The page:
Indiana legislative, political and judicial leaders have appointed all 14 members of the newly created Marion County Judicial Selection Commission, marking the beginning of the controversial judicial selection system that critics say could be ripe for a legal challenge.
The commission, legislatively mandated by House Enrolled Act 1036, was created to replace the former slating system that the 7th Circuit Court of Appeals struck down as unconstitutional. Under HEA 1036, the 14-person commission will interview candidates to fill judicial vacancies in Marion County, then will recommend the three most qualified candidates to the governor, who will make the final selection. The commission also is responsible for making recommendations as to whether judges should be retained.
Members of the commission include:
• Justice Mark Massa, chair
• Indiana Court of Appeals Judge Cale Bradford, vice chair
• Billie Breaux, appointed by the Senate minority leader
• Bryce Carpenter, appointed by the Marion County Republican Party chair
• Lee Christie, appointed by the Indiana Trial Lawyers Association president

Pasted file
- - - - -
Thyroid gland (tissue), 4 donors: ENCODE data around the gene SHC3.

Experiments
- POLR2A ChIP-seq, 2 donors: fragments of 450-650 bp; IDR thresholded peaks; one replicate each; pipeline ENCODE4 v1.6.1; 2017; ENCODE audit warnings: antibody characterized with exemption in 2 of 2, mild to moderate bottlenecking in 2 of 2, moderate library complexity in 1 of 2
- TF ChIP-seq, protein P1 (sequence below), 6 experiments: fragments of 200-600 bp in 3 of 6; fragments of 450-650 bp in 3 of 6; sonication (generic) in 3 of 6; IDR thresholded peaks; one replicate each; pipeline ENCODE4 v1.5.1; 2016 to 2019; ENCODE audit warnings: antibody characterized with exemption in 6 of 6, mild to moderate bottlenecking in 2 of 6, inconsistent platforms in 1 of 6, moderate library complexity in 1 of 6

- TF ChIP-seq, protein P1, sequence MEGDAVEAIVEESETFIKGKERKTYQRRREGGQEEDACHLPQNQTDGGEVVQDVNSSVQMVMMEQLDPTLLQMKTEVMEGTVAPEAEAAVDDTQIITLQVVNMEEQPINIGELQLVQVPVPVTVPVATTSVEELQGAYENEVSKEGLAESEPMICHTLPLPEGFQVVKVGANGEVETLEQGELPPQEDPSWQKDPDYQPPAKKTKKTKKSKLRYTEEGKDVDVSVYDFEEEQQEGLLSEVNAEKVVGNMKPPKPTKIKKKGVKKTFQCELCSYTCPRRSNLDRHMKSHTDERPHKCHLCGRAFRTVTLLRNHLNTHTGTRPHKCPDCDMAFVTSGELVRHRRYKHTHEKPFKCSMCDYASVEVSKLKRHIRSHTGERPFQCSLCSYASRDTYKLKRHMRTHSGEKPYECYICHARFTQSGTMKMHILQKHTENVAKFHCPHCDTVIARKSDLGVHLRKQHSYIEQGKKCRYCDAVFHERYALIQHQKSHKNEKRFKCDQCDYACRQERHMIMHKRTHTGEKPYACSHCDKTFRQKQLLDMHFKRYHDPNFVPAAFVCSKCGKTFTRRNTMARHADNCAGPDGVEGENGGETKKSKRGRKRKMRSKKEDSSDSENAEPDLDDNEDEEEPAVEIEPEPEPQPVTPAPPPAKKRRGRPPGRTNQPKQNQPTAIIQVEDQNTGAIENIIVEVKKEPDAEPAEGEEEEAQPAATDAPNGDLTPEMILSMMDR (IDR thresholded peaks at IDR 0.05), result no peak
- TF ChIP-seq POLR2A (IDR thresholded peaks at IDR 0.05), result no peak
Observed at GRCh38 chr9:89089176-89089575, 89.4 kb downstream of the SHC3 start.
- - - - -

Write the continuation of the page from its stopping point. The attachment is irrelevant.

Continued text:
• Susan Cline, appointed by the Defense Trial Counsel of Indiana president
• K. Michael Gaerte, appointed by the Indianapolis Bar Association president
• Rick Hurst, appointed by the Senate president pro tempore
• Katherine Jackson-Lindsay, appointed by the Marion County Bar Association president
• Lacy Johnson, appointed by the House minority leader
• Cordelia Lewis Burks, appointed by the Marion County Democratic Party chair
• Andrew Mallon, appointed by the Marion County Democratic Party chair
• Adrianne Slash, appointed by the Marion County Republican Party chair
• Jennifer Thuma, appointed by the Speaker of the House
Opponents of HEA 1036, including the Indiana Black Legislative Caucus and the Marion County Bar Association, said the new judicial selection system unfairly targets minorities by removing their ability to vote for judges.
“I’m very disappointed in terms of how it worked out,” Sen. Lonnie Randolph, D-East Chicago, told the Indiana Lawyer shortly after HEA 1036 was passed. “Why is it that merit selection exists only where you’ve got a high percentage of minorities?”
Randolph’s comments reference the fact that judicial selection panels exist in Allen, Lake, St. Joseph, and now Marion counties, where the highest populations of Hoosier minorities live. The Black Legislative Caucus has warned that the system set up under HEA 1036 could give rise to an equal protection or Voting Rights Act challenge.
But proponents of the commission, including the Indianapolis Bar Association, said the new commission will promote, rather than suppress, diversity in the Marion County judiciary.
“We have long supported a fair and well-reasoned merit selection process as the best way to ensure the continued high quality and diversity of the Superior Court bench,” the IndyBar said in an earlier statement. “We also believe that this legislative compromise will help maintain a strong, non-partisan judiciary that will benefit our community for years to come.”